Oregon’s Clean Fuels Program is based on California’s Low Carbon Fuel Standard (LCFS), which caps the average carbon intensity of transportation fuels in California’s market and requires transportation-fuel sellers to reduce their fuels’ carbon intensity by ten percent by 2020. In September the Ninth Circuit of Appeals upheld California’s LCFS in a victory for the California Air Resources Board, and in January a federal appeals court refused to accept a petition to rehear a challenge to the LCFS.
Ann Carlson, faculty director of the Emmett Center on Climate Change and the Environment at the UCLA School of Law, wrote that “there’s no way to read the court’s opinion as anything other than a ringing endorsement for California’s attempt to capture all of the carbon emissions generated through producing, refining and transporting fuel:”
“The opinion itself praises the thoughtfulness and scientific basis of the state’s approach and argues that the “grave need” for state experimentation “in this context” helps bolster its conclusion of constitutionality. The court also makes clear that an approach that fails to take into account life cycle emissions would undermine California’s efforts to reduce greenhouse gases.”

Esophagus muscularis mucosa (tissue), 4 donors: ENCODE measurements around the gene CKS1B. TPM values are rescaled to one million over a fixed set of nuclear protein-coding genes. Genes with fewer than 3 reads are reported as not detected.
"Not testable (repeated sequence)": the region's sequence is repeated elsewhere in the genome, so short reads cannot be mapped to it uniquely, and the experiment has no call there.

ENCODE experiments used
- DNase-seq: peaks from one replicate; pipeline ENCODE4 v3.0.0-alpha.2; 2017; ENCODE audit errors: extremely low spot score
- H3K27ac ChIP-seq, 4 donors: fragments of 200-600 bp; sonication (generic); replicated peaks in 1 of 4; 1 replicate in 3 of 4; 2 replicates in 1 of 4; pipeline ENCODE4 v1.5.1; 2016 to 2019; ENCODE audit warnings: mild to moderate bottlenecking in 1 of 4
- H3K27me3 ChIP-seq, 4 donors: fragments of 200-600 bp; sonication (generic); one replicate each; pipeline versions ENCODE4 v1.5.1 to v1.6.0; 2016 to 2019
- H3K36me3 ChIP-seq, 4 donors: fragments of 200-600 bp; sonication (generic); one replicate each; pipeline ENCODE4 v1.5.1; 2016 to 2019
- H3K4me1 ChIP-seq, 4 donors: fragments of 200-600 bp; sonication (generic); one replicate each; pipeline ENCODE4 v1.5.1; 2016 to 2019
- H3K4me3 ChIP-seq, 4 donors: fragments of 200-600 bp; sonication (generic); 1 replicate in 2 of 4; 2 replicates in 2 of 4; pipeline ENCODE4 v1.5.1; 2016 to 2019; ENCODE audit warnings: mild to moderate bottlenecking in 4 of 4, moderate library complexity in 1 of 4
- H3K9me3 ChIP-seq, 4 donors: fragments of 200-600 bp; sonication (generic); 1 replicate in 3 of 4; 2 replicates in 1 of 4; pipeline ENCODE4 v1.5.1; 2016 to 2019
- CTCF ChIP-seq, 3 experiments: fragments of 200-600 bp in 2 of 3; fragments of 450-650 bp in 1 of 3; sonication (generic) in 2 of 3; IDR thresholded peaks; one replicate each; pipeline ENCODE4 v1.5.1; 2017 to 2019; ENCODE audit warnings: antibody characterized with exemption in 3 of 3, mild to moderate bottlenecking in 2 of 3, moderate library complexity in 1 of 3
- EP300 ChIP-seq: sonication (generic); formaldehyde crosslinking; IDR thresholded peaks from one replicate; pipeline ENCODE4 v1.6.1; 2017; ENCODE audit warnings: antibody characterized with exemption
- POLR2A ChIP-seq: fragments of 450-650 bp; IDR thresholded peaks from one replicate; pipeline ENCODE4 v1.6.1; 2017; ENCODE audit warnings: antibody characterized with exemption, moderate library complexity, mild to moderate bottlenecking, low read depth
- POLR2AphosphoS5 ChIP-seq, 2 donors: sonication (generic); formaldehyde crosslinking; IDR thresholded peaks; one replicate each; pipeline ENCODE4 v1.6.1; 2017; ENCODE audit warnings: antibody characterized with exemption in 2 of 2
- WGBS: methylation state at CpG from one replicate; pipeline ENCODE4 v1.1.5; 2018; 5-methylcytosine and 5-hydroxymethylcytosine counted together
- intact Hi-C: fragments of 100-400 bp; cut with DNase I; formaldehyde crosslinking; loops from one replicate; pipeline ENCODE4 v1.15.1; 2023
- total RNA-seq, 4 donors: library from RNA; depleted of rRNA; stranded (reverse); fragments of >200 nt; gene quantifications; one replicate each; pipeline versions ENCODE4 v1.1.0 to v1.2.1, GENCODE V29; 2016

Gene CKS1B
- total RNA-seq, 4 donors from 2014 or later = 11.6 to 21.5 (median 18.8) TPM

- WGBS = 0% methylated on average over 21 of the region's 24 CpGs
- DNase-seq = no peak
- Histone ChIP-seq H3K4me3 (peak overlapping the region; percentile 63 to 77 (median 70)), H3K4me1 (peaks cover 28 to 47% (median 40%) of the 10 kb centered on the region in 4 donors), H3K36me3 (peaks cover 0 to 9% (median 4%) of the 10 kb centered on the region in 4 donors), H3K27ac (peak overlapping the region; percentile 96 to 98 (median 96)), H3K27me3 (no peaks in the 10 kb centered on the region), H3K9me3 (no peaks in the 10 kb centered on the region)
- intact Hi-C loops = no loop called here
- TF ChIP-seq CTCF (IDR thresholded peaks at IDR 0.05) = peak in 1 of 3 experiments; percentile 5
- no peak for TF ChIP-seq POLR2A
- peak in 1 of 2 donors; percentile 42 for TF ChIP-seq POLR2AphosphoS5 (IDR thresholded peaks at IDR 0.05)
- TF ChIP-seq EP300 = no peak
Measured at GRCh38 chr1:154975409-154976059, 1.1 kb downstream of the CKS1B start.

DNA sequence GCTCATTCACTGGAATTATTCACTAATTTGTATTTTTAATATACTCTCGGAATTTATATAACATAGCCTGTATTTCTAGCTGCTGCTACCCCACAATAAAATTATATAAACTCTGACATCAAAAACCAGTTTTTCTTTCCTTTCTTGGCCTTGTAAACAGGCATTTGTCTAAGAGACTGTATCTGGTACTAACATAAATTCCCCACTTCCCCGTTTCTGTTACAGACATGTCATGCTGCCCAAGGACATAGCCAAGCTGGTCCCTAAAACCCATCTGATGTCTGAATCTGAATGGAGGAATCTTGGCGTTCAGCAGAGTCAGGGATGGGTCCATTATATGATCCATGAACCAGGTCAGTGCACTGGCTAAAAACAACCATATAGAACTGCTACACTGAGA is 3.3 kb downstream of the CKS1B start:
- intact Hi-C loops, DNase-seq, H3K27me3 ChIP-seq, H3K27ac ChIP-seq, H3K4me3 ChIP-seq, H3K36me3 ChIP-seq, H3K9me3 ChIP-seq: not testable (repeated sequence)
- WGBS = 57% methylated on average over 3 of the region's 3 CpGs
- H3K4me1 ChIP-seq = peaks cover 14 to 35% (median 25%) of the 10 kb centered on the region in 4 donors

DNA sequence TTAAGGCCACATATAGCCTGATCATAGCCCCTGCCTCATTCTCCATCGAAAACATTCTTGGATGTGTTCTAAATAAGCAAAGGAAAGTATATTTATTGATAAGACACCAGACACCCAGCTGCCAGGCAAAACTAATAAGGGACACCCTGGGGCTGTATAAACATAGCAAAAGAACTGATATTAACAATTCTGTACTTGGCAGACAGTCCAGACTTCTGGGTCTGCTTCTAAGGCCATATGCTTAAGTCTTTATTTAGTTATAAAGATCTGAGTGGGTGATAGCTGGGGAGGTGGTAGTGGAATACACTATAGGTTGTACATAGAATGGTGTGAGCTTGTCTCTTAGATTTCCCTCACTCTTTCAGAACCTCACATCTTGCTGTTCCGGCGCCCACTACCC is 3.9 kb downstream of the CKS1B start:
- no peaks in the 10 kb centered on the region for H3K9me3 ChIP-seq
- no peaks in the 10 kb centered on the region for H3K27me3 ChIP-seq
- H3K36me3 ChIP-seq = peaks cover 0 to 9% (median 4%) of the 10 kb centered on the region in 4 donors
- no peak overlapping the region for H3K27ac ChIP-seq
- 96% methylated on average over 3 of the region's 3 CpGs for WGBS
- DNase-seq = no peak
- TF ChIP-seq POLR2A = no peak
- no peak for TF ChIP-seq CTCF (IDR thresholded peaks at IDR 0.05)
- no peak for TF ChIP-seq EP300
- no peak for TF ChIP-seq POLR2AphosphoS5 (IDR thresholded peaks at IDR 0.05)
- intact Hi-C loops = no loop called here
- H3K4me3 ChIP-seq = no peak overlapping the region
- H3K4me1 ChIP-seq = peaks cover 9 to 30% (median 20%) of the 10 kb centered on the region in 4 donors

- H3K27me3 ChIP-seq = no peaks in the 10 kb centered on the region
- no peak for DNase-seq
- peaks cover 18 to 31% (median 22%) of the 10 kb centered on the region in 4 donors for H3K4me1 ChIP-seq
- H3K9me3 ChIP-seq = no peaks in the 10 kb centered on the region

Washington State is also considering a clean fuels program, but even before being officially proposed it is meeting with state Republican opposition amid claims that it will impose a “carbon fuel tax”. Republicans are decrying the potential standard as significantly raising gasoline prices. They are getting their information from two studies both funded in part by The Western States Petroleum Association.
In mid-January, Democratic Gov. Jay Inslee wrote a letter to several opposition Washington State senators rebutting their claims.
“I have discussed a low carbon fuel standard as a mechanism to develop cleaner fuels for our state. There is no element of a clean fuels standard that could in any way be called a “tax.” That you choose to call it a tax suggests that this effort is more about fear mongering or excuses for inaction than an actual discussion of the costs of reducing pollution from our transportation system.
Here are the facts: a clean fuels standard (or “low carbon fuel standard”) would require the fuel industry to reduce the overall carbon pollution in transportation fuels, gradually over time, through a variety of possible means including blending biofuels into gasoline or diesel, supplying cleaner gasoline or diesel, more use of natural gas or electricity to power motor vehicles, and other options. The standard would include cost containment measures to ensure that fuel prices are not significantly affected.”
West Coast states are also experimenting in other ways of mitigating greenhouse gases, and last fall leaders of California, Oregon, Washington and British Columbia signed the Pacific Coast Action Plan on Climate and Energy. While not binding the plan is intended to “spur finding new, smart ways for our governments, agencies and staff to work together,” by doing things like adding value and efficiency to climate initiatives through collaboration.